I’ve been teaching a Sunday school class entitled “Answering Your Bible Questions.” Each week I answer four or five questions. One of them was this question about testimonies.
Based on my experience of 49 years in the ministry (1974 to presenti), I have found these are three major elements found in most testimonies:
- Before I became a Christian, my works were terrible.
- I became a Christian by giving my life to Christ, asking Him into my heart, praying the sinner’s prayer, surrendering to Him, turning from my sins, etc.
- Since I became a Christian, my works have been excellent.
Now here is what an uncommon testimony looks like:
- Before I came to faith, I lacked assurance of where I’d go when I died and that bothered me.
- Someone (friend/pastor/Cru staff/Young Life staff) shared with me the message of John 3:16 (or X) that whoever believes in Jesus has everlasting life. It seemed too good to be true. But he showed me other verses and I was convinced. I became sure that I had everlasting life that could never be lost.
- Knowing that I’m a part of God’s forever family is very important. I love to share this message with others because of how much it means to me. It truly is good news.
A typical testimony today emphasizes my works, my commitment, my reformation of life, and my desire to persevere so that I might go to heaven when I die. Many testimonies do not mention the words believe or faith. Most do not mention everlasting life, irrevocable salvation, or justification that can’t be lost.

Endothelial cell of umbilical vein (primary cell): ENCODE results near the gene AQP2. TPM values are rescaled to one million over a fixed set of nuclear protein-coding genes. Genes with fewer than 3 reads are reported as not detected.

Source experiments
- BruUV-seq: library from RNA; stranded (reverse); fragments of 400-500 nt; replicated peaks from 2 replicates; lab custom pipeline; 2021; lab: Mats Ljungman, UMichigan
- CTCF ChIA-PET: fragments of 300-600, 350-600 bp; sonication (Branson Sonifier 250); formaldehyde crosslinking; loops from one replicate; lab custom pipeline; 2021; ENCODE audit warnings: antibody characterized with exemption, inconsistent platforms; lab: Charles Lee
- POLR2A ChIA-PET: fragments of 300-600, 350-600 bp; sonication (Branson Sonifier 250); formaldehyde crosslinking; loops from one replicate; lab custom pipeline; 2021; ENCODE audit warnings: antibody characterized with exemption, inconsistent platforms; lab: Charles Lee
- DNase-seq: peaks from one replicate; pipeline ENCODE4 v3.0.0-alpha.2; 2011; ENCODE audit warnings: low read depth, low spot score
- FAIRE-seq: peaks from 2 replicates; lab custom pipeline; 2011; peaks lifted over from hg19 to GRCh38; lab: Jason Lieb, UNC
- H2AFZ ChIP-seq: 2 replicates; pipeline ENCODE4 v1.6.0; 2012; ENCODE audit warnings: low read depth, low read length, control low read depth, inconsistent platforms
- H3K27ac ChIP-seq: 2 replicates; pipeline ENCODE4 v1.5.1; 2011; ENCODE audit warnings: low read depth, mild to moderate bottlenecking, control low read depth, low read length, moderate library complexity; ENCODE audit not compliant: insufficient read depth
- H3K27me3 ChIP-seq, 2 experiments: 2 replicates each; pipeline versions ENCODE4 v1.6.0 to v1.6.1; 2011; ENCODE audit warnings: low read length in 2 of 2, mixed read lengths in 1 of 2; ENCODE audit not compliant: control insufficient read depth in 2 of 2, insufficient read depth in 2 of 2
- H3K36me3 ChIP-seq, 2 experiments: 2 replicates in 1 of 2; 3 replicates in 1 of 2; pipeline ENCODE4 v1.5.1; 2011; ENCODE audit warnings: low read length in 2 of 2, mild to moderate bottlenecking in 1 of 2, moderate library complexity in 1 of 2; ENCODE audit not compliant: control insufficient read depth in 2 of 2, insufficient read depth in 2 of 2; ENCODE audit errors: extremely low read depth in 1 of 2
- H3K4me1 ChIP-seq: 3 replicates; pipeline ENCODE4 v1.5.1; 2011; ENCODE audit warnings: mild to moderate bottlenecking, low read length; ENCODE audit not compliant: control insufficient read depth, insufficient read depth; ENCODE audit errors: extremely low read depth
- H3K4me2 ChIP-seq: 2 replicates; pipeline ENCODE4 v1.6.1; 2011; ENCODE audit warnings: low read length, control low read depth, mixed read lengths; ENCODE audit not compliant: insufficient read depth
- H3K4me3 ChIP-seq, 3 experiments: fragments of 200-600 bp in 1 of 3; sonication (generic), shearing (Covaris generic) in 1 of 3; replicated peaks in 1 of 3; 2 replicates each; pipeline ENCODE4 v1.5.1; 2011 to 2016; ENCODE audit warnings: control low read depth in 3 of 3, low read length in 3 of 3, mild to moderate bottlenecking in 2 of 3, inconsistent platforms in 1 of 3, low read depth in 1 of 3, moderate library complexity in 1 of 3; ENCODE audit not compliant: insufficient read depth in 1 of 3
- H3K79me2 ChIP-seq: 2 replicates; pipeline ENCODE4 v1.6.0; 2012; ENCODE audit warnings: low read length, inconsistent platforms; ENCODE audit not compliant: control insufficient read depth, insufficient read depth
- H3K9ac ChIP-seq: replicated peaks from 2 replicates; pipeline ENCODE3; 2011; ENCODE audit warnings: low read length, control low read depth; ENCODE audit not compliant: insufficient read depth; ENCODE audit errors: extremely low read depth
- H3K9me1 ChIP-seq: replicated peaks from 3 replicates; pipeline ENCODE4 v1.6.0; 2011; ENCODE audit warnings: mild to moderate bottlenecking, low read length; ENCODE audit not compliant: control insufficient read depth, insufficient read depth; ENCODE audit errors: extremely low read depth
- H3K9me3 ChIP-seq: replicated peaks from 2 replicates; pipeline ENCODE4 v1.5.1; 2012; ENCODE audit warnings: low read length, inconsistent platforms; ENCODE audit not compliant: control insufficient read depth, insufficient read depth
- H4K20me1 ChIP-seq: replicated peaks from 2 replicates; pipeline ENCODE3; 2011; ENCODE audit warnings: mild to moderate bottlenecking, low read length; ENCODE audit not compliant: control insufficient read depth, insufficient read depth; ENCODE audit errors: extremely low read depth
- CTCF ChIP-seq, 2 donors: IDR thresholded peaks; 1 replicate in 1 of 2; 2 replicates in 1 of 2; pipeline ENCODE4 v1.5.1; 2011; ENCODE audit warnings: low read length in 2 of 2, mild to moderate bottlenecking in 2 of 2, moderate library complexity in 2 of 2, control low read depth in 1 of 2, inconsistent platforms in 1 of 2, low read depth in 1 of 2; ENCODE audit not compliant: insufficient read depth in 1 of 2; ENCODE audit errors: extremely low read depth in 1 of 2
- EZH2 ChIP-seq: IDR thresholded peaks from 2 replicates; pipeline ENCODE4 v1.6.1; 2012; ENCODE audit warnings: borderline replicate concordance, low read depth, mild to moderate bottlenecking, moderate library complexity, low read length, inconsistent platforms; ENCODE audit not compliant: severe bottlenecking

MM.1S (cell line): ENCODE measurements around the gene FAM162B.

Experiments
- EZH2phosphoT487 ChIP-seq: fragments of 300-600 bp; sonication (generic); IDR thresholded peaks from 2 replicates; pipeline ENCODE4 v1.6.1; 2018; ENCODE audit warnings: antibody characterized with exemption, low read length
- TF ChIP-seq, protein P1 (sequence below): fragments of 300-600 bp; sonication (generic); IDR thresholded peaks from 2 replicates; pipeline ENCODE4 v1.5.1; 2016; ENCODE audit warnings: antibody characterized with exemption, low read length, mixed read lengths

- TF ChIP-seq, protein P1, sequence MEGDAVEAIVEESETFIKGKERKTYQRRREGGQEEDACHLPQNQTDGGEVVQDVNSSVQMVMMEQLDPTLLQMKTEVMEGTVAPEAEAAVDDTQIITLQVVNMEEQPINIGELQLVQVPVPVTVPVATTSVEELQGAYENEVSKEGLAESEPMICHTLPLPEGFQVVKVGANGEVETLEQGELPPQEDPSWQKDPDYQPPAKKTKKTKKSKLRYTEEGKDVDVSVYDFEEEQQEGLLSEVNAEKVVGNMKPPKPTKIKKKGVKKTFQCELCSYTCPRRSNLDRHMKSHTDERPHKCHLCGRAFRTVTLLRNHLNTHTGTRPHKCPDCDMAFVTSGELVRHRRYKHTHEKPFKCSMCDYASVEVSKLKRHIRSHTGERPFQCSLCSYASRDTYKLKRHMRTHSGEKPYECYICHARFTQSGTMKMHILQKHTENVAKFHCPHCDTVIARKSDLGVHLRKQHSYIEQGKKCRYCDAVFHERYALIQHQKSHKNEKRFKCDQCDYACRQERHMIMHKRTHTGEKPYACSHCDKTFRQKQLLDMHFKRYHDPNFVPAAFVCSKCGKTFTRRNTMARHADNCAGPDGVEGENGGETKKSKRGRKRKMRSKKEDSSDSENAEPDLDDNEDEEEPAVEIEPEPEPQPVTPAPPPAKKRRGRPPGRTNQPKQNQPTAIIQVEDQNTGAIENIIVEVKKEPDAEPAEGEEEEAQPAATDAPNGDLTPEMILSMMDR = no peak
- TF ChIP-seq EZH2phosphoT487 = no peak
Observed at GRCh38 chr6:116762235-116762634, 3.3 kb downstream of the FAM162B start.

An uncommon testimony emphasizes the promise of the Lord Jesus Christ that all who believe in Him have everlasting life that can never be lost. Nothing is said about the improvement in one’s lifestyle. The testifier quotes Scripture showing what led him to believe in the faith-alone message. The emphasis is on the Lord Jesus Christ and His faithfulness, not him and his faithfulness. He talks about belief, not behavior. The security of the believer is highlighted.
I suggest you pattern your testimony to illustrate Jesus’ promise of life as found in John’s Gospel. If it doesn’t, you should change your testimony. Your testimony is only valid if it corresponds with Scripture.
It is a good thing to have an uncommon testimony. Of course, if you do, other evangelicals will criticize you. They may say that your testimony illustrates a false gospel of easy believism. They may point out that you omitted the cost of discipleship. But suffering for Christ is a good thing. And you might help other evangelicals rethink their view of the saving message.
i I spent seven years in seminary. So 49 is stretching things. However, I pastored a church for three of those years. And during the first four years in seminary, I had various part-time ministries (hospital chaplain, intern in the High School department at First Baptist Dallas, instructor in DTS’s lay institute, and one year in campus ministry at SMU).